From what I understand, seroconversion generally happens around 22 days after exposure.  The majority of my symptoms (as described above) started to appear right around 48 hours.  I have read that the earliest symptoms of seroconversion *might* happen within 7 days, but that is very rare.  So, I do feel somewhat comfortable in saying that it was most likely a bacterial infection I came down with - seeing as how it only lasted 3 days and I responded right away to the injection of antibiotics - and also that a test showed I was experiencing a bacterial infection.

However, I guess what has me most worried is the rash.  I don't remember exactly when the rash started to appear, but I would estimate it was right around 4 weeks.  Like I said, I wasn't feeling any other symptoms at this point (4 weeks post possible exposure), other than the rash. 

It started on the crease where my elbow folds on the inside of my left arm, but was also present in the same area on my right arm.  I also had sporadic dots on my stomach, upper arms, back, and groin area.  The dots were pink/red.  I was prescribed a cream, which worked - but left white scars where the dots used to be.  From what I remember, they were pink/reddish in color, did NOT bleed (other than when i scrubbed them mercilessly in the shower one day), did not have defined borders, and did not really scab.  They just got fainter as I used to cream, until they were gone, but with marks showing where they once were.  I do remember that they were a little rough to the touch though - and also somewhat itchy at times.

Can anyone who may have experienced a rash due to ARS, or possibly have some firsthand info weigh in on this for me?  This is all I can think about - and it is causing an incredibly amount of grief and anxiety in my life.

Thank you kindly.

Offline jkinatl2

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Re: Please help - symptoms of seroconversion?
« Reply #3 on: October 27, 2011, 12:04:33 AM »
We normally don't discuss symptoms here st all, because HIV symptoms (even ARS) mimic about a thousand other illnesses/allergies/conditions. I CAN say that the current science states that the rash associated with ARS is located on the trunk, not the extremities.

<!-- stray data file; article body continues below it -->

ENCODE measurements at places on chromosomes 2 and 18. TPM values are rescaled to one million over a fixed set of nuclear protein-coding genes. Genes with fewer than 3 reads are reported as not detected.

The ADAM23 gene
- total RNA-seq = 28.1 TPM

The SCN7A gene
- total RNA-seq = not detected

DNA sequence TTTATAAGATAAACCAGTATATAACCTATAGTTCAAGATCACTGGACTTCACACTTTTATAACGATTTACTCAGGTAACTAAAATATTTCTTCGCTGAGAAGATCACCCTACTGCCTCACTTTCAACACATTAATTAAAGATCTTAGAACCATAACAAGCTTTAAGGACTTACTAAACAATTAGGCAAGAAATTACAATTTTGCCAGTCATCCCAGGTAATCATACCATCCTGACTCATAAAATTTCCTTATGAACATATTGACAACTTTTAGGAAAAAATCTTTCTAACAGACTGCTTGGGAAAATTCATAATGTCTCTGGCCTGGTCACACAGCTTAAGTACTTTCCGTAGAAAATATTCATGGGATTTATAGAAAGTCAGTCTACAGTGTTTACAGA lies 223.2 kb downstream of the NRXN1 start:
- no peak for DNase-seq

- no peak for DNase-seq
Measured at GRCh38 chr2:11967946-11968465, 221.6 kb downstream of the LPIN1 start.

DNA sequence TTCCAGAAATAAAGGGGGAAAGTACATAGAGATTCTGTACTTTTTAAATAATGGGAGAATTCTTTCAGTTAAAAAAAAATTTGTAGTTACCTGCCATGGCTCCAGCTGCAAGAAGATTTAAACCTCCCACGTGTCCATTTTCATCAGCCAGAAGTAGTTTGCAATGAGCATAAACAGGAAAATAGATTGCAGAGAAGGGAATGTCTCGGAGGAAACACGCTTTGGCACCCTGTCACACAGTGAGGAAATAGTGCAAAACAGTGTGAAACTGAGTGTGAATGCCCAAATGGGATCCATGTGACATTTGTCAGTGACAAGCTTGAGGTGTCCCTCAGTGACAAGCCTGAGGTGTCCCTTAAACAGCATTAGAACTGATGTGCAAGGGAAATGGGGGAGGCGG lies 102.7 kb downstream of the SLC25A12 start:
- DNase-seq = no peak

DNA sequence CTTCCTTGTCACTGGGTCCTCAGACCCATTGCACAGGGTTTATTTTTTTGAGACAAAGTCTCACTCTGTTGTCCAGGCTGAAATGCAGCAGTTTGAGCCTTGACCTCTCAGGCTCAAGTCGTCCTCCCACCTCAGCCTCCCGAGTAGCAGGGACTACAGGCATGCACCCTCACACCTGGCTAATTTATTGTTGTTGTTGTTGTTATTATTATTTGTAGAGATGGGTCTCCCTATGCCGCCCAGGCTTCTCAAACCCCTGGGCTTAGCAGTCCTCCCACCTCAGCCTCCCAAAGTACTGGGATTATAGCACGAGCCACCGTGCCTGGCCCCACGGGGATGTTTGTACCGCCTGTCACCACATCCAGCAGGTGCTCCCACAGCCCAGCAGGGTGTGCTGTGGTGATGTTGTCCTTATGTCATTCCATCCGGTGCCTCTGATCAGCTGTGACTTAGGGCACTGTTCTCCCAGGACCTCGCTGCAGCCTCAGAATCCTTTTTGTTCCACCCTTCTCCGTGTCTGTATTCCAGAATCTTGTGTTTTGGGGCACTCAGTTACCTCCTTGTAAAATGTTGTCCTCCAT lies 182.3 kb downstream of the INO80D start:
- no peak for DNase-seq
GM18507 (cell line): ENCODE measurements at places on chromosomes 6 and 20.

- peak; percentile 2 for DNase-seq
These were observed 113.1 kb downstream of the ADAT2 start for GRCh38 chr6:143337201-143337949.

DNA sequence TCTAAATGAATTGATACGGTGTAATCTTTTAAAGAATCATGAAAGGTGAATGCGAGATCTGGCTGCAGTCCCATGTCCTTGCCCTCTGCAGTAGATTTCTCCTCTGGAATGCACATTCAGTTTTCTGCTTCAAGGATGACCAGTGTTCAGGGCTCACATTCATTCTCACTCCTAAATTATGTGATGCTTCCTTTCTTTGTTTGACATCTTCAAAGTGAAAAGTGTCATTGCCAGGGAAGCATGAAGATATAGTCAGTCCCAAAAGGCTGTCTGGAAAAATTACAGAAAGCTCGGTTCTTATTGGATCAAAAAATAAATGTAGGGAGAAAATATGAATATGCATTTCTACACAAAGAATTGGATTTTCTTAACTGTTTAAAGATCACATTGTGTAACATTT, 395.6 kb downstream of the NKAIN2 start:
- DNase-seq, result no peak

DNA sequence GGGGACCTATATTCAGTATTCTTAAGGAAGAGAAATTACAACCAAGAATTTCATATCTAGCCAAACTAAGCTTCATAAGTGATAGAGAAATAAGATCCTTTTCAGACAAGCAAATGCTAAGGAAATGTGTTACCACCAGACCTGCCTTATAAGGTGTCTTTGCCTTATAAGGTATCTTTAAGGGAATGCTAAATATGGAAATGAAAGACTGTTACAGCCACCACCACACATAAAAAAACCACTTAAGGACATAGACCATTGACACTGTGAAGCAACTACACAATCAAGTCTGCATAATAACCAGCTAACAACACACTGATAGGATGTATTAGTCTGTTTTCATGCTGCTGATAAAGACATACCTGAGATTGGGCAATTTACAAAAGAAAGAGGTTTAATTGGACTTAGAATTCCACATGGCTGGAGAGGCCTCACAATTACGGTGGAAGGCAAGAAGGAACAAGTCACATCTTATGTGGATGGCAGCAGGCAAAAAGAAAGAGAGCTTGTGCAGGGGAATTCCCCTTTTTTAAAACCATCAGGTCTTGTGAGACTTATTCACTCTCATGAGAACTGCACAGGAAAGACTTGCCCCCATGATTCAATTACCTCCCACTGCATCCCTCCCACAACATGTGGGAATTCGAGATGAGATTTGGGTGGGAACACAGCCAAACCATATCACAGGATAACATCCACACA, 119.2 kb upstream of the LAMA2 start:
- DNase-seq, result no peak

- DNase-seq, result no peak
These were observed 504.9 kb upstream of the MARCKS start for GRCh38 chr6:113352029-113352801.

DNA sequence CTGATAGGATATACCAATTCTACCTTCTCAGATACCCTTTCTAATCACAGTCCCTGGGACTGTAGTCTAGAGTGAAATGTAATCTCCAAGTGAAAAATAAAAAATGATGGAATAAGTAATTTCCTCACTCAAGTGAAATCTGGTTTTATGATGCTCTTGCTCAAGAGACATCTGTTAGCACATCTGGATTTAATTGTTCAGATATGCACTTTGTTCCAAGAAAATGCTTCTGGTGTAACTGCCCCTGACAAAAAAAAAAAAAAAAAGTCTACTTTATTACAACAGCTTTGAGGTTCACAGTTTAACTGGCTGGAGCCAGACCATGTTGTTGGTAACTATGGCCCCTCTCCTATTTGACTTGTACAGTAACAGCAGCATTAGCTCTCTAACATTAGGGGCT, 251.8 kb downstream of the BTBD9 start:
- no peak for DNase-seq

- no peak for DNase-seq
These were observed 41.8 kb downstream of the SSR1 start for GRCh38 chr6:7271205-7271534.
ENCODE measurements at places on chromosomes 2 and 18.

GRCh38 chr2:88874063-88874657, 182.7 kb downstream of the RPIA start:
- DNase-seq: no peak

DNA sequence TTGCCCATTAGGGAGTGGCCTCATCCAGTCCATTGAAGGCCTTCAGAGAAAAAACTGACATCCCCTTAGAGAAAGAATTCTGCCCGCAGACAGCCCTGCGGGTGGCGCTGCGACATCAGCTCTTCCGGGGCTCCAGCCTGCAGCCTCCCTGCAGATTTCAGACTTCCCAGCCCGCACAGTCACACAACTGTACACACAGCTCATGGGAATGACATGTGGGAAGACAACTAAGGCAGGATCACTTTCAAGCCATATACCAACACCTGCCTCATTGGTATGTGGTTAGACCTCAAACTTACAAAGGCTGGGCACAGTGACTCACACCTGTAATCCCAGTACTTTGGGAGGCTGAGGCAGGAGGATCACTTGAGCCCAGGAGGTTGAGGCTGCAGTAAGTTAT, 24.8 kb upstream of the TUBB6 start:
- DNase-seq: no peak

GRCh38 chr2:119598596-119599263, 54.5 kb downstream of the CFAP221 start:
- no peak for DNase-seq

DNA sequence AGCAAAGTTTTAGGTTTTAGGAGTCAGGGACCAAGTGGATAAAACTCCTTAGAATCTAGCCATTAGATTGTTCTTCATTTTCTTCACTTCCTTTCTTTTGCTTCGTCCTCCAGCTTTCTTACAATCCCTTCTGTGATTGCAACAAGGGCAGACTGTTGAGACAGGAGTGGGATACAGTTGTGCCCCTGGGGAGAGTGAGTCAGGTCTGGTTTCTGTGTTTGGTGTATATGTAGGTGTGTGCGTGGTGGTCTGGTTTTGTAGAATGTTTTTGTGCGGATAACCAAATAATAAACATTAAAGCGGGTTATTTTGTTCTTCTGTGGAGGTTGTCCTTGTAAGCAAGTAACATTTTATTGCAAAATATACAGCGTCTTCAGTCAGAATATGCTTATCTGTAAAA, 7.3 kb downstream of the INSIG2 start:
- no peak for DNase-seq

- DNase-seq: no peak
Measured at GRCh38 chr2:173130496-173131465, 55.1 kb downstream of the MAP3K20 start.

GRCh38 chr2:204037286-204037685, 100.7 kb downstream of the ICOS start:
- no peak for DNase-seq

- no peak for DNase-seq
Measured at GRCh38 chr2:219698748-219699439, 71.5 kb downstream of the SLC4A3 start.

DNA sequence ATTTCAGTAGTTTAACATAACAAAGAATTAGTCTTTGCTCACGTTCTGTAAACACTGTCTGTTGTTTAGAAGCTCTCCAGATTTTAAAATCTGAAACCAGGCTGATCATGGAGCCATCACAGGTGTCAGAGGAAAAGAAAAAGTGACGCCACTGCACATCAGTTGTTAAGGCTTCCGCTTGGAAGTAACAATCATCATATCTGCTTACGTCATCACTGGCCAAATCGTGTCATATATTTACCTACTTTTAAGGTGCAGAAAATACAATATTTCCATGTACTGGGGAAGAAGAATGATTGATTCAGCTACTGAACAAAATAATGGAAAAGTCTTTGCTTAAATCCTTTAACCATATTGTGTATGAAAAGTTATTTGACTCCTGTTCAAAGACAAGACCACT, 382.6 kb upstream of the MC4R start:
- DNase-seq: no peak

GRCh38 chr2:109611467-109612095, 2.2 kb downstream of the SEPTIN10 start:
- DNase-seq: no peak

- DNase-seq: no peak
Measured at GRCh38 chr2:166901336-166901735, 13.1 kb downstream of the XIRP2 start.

"Many people, especially in the gay community, turn to oral sex as a safer alternative in the age of AIDS. And with HIV rates rising, people need to remember that oral sex is safer sex. It's a reasonable alternative."

-Kimberly Page-Shafer, PhD, MPH

Welcome Thread

Offline Ann

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Re: Please help - symptoms of seroconversion?
« Reply #4 on: October 27, 2011, 07:08:21 AM »

Further to what Jonathan said, the rash is also not rough nor does it itch. If you didn't see it, you'd never know it was there.

Another reason we do not discuss symptoms in any detail is because many people never experience a single symptom of seroconversion.

For us to give any weight to symptoms may lead some people who do not experience anything to not test, when they have had a risk and do need to test. The lack of symptoms is one of the reasons why so many people are walking around with an undiagnosed hiv infection - because they feel fine, they see no reason to test.

You are highly unlikely to end up positive after this brief encounter. However, you do need to test to make sure. You should be having a full sexual health care check up at least once a year anyway.

Here's what you need to know in order to avoid hiv infection:

You need to be using condoms for anal or vaginal intercourse, every time, no exceptions until such time as you are in a securely monogamous relationship where you have both tested for ALL sexually transmitted infections together.

To agree to have unprotected intercourse is to consent to the possibility of being infected with an STI. Sex without a condom lasts only a matter of minutes, but hiv is forever.

Have a look through the condom and lube links in my signature line so you can use condoms with confidence.

Anyone who is sexually active should be having a full sexual health care check-up, including but not limited to hiv testing, at least once a year and more often if unprotected intercourse occurs.

If you aren't already having regular, routine check-ups, now is the time to start. As long as you make sure condoms are being used for intercourse, you can fully expect your routine hiv tests to return with negative results.

Don't forget to always get checked for all the other sexually transmitted infections as well, because they are MUCH easier to transmit than hiv.

Use condoms for anal or vaginal intercourse, correctly and consistently, and you will avoid hiv infection. It really is that simple!


Condoms are a girl's best friend

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"...health will finally be seen not as a blessing to be wished for, but as a human right to be fought for." Kofi Annan

Nymphomaniac: a woman as obsessed with sex as an average man. Mignon McLaughlin

HIV is certainly character-building. It's made me see all of the shallow things we cling to, like ego and vanity. Of course, I'd rather have a few more T-cells and a little less character. Randy Shilts